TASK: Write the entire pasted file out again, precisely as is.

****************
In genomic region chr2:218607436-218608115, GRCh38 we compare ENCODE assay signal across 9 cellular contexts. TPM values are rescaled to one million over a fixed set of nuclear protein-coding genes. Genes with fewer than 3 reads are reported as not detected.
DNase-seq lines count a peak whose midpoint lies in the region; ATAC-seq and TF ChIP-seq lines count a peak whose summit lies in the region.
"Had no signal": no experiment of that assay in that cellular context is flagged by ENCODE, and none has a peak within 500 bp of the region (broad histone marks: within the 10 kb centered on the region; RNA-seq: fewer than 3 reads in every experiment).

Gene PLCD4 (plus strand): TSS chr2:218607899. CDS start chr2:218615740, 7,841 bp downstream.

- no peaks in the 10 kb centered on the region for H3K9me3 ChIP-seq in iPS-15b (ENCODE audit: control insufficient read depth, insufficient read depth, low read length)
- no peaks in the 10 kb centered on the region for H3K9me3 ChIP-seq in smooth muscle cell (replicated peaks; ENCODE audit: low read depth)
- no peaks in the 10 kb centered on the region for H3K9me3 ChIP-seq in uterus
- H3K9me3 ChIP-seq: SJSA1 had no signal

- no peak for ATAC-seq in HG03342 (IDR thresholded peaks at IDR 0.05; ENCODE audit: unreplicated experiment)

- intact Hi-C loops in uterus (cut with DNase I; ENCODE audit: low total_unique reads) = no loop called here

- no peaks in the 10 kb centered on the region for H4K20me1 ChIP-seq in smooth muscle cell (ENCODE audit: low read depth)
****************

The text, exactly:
In genomic region chr2:218607436-218608115, GRCh38 we compare ENCODE assay signal across 9 cellular contexts. TPM values are rescaled to one million over a fixed set of nuclear protein-coding genes. Genes with fewer than 3 reads are reported as not detected.
DNase-seq lines count a peak whose midpoint lies in the region; ATAC-seq and TF ChIP-seq lines count a peak whose summit lies in the region.
"Had no signal": no experiment of that assay in that cellular context is flagged by ENCODE, and none has a peak within 500 bp of the region (broad histone marks: within the 10 kb centered on the region; RNA-seq: fewer than 3 reads in every experiment).

Gene PLCD4 (plus strand): TSS chr2:218607899. CDS start chr2:218615740, 7,841 bp downstream.

- no peaks in the 10 kb centered on the region for H3K9me3 ChIP-seq in iPS-15b (ENCODE audit: control insufficient read depth, insufficient read depth, low read length)
- no peaks in the 10 kb centered on the region for H3K9me3 ChIP-seq in smooth muscle cell (replicated peaks; ENCODE audit: low read depth)
- no peaks in the 10 kb centered on the region for H3K9me3 ChIP-seq in uterus
- H3K9me3 ChIP-seq: SJSA1 had no signal

- no peak for ATAC-seq in HG03342 (IDR thresholded peaks at IDR 0.05; ENCODE audit: unreplicated experiment)

- intact Hi-C loops in uterus (cut with DNase I; ENCODE audit: low total_unique reads) = no loop called here

- no peaks in the 10 kb centered on the region for H4K20me1 ChIP-seq in smooth muscle cell (ENCODE audit: low read depth)